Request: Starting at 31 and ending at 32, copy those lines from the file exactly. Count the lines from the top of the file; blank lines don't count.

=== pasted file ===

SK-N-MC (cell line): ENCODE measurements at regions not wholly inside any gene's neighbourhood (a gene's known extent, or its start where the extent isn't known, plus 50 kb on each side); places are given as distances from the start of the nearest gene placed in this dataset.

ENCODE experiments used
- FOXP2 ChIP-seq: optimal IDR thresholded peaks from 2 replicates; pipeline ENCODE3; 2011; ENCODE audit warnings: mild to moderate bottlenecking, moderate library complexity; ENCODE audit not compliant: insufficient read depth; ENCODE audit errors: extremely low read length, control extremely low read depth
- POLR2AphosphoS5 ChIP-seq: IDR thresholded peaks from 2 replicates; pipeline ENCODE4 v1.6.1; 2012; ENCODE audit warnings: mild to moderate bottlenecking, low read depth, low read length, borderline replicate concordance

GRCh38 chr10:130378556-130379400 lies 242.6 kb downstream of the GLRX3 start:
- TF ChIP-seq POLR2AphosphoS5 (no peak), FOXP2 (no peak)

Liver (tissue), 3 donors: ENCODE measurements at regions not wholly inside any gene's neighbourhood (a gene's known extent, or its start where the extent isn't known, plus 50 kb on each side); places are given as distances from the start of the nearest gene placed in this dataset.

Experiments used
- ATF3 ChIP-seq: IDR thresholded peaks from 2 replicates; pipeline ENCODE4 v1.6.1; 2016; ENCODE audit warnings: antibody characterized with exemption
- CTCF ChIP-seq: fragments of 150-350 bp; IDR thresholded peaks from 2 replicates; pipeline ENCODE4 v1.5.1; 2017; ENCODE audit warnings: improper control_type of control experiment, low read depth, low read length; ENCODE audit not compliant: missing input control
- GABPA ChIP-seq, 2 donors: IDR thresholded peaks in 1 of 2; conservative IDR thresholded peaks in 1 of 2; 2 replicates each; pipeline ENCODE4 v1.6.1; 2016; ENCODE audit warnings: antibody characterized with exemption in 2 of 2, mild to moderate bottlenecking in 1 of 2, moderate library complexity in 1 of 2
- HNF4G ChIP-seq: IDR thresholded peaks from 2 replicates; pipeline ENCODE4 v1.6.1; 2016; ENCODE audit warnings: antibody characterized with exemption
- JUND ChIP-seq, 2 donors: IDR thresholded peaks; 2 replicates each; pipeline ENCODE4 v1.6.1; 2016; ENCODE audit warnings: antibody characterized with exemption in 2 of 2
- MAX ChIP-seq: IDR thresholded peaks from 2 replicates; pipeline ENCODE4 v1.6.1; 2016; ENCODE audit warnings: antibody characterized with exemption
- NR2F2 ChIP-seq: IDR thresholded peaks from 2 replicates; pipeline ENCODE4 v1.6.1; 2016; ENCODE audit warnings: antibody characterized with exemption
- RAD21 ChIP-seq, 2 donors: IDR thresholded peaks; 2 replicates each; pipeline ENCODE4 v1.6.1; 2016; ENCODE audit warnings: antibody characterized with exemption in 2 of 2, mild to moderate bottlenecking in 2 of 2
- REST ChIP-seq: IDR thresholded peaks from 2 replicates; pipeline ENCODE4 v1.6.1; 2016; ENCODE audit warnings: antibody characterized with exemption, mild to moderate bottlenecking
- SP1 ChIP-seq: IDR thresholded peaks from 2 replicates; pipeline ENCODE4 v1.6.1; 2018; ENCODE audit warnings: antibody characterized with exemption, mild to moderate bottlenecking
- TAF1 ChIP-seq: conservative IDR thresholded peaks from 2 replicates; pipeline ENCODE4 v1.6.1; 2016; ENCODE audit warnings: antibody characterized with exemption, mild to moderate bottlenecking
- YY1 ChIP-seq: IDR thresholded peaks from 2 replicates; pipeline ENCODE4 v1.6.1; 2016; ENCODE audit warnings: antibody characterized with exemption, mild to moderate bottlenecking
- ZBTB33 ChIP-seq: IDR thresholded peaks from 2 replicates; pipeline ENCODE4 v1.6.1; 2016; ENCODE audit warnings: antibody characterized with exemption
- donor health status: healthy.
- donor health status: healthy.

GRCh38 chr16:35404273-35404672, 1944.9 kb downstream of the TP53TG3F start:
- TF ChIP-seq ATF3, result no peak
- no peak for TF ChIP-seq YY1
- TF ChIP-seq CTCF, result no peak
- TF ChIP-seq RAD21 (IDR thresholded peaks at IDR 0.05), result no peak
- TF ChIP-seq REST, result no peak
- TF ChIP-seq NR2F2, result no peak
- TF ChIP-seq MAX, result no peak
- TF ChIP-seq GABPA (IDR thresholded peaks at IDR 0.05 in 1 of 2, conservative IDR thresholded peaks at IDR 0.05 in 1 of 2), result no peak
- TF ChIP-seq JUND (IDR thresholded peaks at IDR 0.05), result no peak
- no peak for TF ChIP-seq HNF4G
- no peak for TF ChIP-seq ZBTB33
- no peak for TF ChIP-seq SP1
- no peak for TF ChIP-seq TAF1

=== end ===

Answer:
- TF ChIP-seq MAX, result no peak
- TF ChIP-seq GABPA (IDR thresholded peaks at IDR 0.05 in 1 of 2, conservative IDR thresholded peaks at IDR 0.05 in 1 of 2), result no peak